Equipped with magnetic properties or electric conductivity, seals in the future will be expected to monitor their own wear, measure forces and perform other functions. Seals are mostly made of elastomers, commonly known as rubber. In its pure form, rubber cannot process signals. But in many cases, signal processing could be an advantage, since seals are often found in central locations in machines and are vital for their functioning. For this reason, researchers at Freudenberg Sealing Technologies are investigating materials that make it possible to use seals as sensors or even actuators.
One solution involves integrating a sensor or a microchip into the seal. This makes it possible to equip a seal with intelligence. But the approach has its limits. An integrated component is a foreign body that cannot be allowed to impair the seal’s function. As a result, Freudenberg engineers have turned their attention to approaches where the intelligence comes from the material itself. For example, by incorporating special fillers in the elastomer that help impart additional properties (such as magnetism) to the seal, which can even act as a permanent magnet.
Another approach is to integrate conductive filler material into the elastomer mixture. In either case, it is crucial for the filler to combine its magnetic or electrical characteristics with high elasticity, good setting behavior, a high tolerance for temperature fluctuations and good media resistance so it doesn’t impair the actual sealing function.
The advantage of additional functions can quickly outweigh the added manufacturing costs if the entire value chain is considered. A seal could recognize how worn it is, for instance. This self-monitoring is also known as “condition monitoring.” One example: a rod seal composed of a conductive elastomer and an insulating outer layer. The outer layer is the sealing lip in the seal. When an electrical circuit connects the rod and the housing wall, electricity can become a measurable variable. As the rod seal moves back and forth, the sealing lip abrades. If the conductive base material reaches the surface, the electrical circuit between the rod and the housing closes—a condition that an LED could signal.
Smart seals make it possible to incorporate functions that go far beyond pure self-monitoring. For example, engineers are researching a variety of sealing elements such as diaphragms, which serve as movement or force sensors, as well as intelligent U-rings, which can indicate the absolute position of pistons and cylinders in construction equipment. This is possible with so-called di-electric elastomers. The approach involves constructing a diaphragm like a sandwich. The two outer layers consist of an electrically conductive elastomer, while the inner layer is made of an electrically insulating elastomer. In physical terms, this creates a capacitor. When the diaphragm moves, both the surface and the distance between the capacitor plates change, which results in a change in capacity. This makes it possible to measure the force acting on a diaphragm.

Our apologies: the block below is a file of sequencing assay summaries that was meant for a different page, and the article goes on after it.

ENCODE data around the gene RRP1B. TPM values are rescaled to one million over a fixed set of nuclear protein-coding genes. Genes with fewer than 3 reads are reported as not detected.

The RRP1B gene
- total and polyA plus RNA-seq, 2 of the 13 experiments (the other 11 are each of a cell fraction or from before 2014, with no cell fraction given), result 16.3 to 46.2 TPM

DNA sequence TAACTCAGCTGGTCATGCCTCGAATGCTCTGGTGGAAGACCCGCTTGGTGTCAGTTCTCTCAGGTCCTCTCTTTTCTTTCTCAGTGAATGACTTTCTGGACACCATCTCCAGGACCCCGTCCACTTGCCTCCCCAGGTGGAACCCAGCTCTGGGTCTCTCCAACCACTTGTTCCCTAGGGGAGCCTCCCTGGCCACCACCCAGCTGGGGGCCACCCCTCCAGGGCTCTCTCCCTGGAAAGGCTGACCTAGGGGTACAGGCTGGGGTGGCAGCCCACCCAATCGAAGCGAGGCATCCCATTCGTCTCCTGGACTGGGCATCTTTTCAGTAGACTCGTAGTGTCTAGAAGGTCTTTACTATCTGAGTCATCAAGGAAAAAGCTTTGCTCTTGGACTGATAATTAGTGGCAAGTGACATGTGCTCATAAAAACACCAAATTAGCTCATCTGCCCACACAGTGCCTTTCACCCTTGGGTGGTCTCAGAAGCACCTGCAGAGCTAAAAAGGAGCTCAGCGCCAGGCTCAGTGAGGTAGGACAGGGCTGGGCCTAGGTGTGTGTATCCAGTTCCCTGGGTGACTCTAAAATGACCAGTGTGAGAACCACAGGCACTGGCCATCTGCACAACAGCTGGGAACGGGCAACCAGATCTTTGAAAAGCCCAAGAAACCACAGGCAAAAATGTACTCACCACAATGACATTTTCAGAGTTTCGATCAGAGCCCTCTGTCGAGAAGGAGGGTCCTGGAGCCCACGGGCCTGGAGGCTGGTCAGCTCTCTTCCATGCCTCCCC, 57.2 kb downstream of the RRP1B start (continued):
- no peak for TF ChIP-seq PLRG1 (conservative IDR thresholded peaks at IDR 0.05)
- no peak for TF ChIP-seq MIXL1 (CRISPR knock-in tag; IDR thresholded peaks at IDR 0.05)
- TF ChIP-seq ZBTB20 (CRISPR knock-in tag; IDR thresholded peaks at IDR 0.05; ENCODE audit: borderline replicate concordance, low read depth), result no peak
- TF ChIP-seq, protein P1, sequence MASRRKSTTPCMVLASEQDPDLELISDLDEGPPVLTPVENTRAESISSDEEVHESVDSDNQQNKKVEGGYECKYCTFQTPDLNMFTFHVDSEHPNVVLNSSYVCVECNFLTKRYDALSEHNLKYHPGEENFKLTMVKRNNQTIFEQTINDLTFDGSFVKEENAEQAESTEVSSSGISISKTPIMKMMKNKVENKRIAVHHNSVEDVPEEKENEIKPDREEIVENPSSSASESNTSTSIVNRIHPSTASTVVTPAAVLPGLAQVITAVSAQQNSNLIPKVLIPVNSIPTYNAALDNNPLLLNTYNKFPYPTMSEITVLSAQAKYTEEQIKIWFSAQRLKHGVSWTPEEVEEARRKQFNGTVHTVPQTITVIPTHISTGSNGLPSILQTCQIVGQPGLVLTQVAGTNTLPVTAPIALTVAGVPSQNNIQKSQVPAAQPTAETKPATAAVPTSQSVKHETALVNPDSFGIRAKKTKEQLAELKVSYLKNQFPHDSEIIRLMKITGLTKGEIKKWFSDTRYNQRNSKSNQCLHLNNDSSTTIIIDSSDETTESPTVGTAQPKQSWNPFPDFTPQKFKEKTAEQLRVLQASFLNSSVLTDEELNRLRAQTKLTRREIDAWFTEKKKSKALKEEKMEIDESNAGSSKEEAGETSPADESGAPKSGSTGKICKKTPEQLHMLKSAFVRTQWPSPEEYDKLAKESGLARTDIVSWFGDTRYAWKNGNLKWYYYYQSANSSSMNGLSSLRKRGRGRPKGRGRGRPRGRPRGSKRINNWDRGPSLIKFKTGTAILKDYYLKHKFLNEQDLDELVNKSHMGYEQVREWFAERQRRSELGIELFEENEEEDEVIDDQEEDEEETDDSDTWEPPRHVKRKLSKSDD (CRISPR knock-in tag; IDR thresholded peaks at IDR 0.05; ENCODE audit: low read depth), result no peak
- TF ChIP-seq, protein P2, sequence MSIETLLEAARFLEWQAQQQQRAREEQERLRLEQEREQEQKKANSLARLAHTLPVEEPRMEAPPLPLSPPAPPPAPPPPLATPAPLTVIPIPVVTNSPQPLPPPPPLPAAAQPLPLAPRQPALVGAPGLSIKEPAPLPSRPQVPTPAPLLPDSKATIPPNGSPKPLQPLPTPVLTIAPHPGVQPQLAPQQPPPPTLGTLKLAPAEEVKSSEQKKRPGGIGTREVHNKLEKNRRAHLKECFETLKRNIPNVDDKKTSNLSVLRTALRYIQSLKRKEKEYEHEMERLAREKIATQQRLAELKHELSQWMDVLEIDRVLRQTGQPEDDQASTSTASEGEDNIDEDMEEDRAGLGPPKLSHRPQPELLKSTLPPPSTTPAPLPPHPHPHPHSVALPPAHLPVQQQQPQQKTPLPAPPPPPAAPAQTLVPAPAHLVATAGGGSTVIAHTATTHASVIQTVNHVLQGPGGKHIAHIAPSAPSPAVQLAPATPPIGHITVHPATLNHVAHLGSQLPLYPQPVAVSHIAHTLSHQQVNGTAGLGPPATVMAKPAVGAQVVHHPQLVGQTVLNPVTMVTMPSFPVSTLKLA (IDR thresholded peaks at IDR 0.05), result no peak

The effect also works in reverse. The elastomer is pressed together if you actively apply a voltage to di-electric elastomers. If a single “sandwich” isn‘t used but rather an entire stack of numerous layers, the elastomer structure could take over the function of a valve. When the electric current is activated, the entire stack is pressed together and the valve opens. When current is no longer applied, the elastomer layers return to a “relaxed” state. Adjustments to the valve could be made on a continuously variable basis. The energy demands are low because the electric current is only needed during the execution of the function. Even if sealing elements of this type are still far from series production, they demonstrate the potential of the technology.
The areas of application for smart seals are multifaceted. One advantage is that they can be used in any medium because their base material is geared to the particular application. But researchers are not just focusing on modified base materials but intelligent coating systems as well. For example, thermochrome coatings designed for temperature measurements can be used at precisely the point where a seal is thermally stressed, for example, in an engine’s interior. This is particularly an advantage in places where no conventional sensor could ever be used. In this way, the design of the seal and the selection of its material can be even better adapted to particular applications.
Freudenberg Sealing Technologies
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